On this particular afternoon, the current Grand Lama of Muli was supervising the work.  I had the feeling of being at a special moment in time, standing between past and future, taken between the shadow of a temple existing no more and the mirage of a new one slowly coming to existence… These pictures testify to this enlightenment, to my sudden grasp of the impermanence of things.

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All pictures taken in July 2007

週三, 28 十二月 2011 17:19

Fashion Show in the Mountains of Yunnan

The Yi People (彝族) in Yongren County, Yunnan Provinve, annually organize a grand fashion show during the month of January. The fashion show begins when the women most renowned for their expertise in the art of embroidery walk and dance in a parade, to display both their embroidered costumes and dances. Later on, other women join them, while the men just watch on. When evening comes, unmarried youths go to dancing parties. The fashion show day is therefore a day of beauty contest and lovemaking.

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週二, 27 十二月 2011 00:00

The Festival of the Birth of the Prophet in Pi county, Sichuan

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The Festival of the Birth of the Prophet is one of the three most important Islamic festivals, it commemorates the birth and the death of the founder of Islam, Muhammad. On the 5th November 2006, the Festival of the Birth of the Prophet was held at the Pitong township mosque in Pi County, Sichuan. Before the festival, after the mosque's imam, Ma Rugang and the director of the management committee of the mosque, Ma Junru, have carried out prepatory arrangements for the festival, Muslims come to donate grains, oil, meat and money, and arrange for a groups of people to take responsibility for grinding the flour, buying certain items, frying flour-and-salt sesame oil cakes, cooking the meat and other dishes, the other odd jobs that the festival entails are all carried out by Muslim volunteers.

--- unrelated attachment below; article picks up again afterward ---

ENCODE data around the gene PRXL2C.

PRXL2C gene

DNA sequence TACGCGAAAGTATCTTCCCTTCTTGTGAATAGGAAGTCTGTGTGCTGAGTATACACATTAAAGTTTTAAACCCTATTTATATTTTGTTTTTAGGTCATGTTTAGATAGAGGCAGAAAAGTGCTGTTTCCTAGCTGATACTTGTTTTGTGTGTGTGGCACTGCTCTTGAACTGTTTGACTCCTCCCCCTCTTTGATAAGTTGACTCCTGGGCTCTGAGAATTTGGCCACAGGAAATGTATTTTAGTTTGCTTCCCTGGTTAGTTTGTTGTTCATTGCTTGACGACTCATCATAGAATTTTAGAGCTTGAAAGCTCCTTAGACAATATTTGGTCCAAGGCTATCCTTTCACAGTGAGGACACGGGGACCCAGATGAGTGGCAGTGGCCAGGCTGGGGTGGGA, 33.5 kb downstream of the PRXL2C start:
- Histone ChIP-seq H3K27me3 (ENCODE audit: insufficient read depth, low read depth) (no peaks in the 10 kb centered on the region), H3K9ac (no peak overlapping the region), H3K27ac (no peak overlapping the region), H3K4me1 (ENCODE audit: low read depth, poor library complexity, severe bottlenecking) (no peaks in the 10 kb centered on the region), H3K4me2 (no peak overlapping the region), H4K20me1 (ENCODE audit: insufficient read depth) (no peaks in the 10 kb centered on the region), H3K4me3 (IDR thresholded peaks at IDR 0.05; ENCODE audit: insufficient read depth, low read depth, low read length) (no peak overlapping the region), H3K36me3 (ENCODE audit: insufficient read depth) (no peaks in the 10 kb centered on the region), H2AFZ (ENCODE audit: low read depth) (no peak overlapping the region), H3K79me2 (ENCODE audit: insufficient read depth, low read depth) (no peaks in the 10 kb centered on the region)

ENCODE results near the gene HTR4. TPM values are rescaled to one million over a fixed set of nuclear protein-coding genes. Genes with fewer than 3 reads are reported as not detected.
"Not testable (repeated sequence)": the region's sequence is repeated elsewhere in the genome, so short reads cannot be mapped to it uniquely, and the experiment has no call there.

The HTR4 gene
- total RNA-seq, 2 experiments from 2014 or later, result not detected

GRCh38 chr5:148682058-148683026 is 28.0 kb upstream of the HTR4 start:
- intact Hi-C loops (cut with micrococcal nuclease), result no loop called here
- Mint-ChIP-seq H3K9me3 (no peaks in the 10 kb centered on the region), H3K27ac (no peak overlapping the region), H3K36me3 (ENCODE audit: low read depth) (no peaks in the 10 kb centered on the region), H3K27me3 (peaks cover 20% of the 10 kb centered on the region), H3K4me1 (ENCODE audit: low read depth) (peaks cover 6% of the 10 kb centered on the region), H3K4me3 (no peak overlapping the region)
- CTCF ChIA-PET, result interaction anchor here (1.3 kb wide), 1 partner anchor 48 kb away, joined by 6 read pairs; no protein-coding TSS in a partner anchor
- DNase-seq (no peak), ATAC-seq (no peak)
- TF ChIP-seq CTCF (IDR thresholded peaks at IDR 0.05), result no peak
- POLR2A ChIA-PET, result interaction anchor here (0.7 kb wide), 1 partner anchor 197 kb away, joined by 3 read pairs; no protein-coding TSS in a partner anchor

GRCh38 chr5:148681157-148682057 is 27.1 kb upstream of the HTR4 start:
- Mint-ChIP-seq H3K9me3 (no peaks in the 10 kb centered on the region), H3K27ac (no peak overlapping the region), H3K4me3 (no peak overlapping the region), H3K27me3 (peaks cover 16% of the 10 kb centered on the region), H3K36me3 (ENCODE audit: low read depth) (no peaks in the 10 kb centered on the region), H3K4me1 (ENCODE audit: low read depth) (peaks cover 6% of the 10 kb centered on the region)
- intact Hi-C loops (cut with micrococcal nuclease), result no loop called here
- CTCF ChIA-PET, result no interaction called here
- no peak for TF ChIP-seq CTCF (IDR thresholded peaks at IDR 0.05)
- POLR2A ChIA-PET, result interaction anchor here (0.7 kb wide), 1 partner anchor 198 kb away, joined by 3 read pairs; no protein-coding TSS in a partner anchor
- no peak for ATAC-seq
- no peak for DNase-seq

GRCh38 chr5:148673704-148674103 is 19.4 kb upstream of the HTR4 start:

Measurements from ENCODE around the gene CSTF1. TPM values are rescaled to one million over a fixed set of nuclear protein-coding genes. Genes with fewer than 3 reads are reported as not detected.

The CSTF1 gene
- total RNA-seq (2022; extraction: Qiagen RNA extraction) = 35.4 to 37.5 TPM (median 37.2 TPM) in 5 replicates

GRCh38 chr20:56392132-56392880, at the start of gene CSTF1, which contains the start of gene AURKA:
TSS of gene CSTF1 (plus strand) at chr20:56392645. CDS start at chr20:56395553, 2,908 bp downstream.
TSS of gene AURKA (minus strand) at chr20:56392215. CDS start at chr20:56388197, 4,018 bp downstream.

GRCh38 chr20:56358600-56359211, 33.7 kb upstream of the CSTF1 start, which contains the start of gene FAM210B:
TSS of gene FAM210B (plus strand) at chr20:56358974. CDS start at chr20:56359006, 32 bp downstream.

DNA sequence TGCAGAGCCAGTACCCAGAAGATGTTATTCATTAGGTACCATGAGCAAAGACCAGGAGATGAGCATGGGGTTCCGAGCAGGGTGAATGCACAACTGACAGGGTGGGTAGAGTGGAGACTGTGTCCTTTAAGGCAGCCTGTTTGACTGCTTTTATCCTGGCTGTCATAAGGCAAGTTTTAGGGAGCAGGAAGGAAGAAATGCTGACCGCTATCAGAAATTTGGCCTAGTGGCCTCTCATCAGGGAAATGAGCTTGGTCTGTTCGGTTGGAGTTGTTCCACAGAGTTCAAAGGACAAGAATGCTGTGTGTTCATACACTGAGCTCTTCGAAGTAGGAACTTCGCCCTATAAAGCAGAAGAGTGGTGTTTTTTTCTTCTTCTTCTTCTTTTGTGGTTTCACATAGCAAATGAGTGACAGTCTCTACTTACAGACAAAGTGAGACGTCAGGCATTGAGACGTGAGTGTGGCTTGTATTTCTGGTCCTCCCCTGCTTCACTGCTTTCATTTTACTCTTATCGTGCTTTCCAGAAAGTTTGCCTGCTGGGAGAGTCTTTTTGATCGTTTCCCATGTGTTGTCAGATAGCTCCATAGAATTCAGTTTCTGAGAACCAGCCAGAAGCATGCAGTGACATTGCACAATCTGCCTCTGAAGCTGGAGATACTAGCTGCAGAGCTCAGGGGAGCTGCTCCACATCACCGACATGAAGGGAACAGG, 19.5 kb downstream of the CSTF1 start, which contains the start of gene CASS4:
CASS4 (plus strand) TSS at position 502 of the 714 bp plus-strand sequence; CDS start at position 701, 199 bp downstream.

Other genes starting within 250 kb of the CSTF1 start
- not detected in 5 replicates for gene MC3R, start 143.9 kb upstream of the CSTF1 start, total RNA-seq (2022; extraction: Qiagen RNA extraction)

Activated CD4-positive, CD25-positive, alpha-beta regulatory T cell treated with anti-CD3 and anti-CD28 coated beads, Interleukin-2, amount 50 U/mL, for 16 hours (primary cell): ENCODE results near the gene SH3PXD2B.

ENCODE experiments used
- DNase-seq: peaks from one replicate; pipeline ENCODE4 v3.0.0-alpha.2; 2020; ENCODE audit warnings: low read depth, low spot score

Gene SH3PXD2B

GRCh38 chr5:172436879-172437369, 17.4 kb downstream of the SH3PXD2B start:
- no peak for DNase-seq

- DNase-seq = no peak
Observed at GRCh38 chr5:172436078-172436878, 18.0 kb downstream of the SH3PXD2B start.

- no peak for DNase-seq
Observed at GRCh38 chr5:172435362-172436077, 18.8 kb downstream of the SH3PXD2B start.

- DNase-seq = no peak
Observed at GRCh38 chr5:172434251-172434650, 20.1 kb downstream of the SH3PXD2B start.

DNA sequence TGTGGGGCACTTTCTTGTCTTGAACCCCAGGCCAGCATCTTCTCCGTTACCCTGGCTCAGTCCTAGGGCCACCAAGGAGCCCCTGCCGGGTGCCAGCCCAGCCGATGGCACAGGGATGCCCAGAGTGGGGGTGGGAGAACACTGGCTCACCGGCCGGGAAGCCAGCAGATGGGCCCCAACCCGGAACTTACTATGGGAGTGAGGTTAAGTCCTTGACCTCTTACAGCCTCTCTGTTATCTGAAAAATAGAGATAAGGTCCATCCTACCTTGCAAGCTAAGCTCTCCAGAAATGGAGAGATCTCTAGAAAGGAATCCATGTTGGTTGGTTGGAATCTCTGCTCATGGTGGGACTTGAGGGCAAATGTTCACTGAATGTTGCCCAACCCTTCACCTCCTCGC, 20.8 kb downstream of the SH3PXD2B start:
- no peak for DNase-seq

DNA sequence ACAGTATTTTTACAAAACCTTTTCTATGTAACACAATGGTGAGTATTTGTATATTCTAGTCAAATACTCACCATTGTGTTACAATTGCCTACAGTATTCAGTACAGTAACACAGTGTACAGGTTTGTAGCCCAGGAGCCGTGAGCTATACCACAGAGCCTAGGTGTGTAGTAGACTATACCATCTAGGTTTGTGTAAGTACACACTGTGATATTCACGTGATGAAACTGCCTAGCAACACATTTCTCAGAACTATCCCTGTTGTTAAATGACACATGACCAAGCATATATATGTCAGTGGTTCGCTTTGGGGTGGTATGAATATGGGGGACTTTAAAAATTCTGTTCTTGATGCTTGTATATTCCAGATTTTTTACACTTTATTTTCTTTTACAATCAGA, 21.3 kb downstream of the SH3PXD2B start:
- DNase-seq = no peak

The Hui people see the different tasks surrounding the festival as good works, therefore, they often strive to outdo each other. Everyone takes part to decorate the gate, the main hall and the surroundings of the mosque with lanterns and streamers, and banners, the banners commemorate the calligraphy of Muhammad with Arabic writing, as well as incorporating slogans celebrating the festival. The festival normally lasts for two days, on the first day people come to the mosque in the evening to recite scriptures in praise of the Prophet, after the worship ceremony a symposium is held, the second day is a more formal commemoration. At the appointed time, the Muslims bathe and change their clothes, dressing up and congregating at the mosque to recite scripture, praise the Prophet and worship. The imam pronounces the main events in the life of Muhammad, his achievements and his moral character, as well as exciting historical tales about the hardships undergone in missionary work, of wisdom and bravery, of skill at debating and of war, instructing the Hui people not to forget the teachings of the Prophet, and to be good Muslims.

On this day Muslims also have to "taw/ba" (توبة rendered in Chinese as 討白 tǎobái), which means to repent. The Hui people believe: "Men are not sages or saints, how are they not to sin? To know thy sin and to correct it, that is the greatest of acts." (Chunqiu Zuozhuan: Xuangong Ernian). "Taw ba" consists of making up for their former misdeeds, asking God's forgiveness, promising not to continue in sin, and commiting oneself to this new course in life through good works. After the ritual, they dine together. Dozens of table laden with dishes are spread, everybody makes merry, in a feast together. As to those who had contributed to the meal by donating in the spirit of Niyyah (نیّة rendered 乜貼 niètiē in Chinese: the intention one evokes in his heart to do an act for the sake of Allah) but are unable to come themselves have to rely on friends, relatives and neighbours to bring a flour-and-salt cake for them to try1.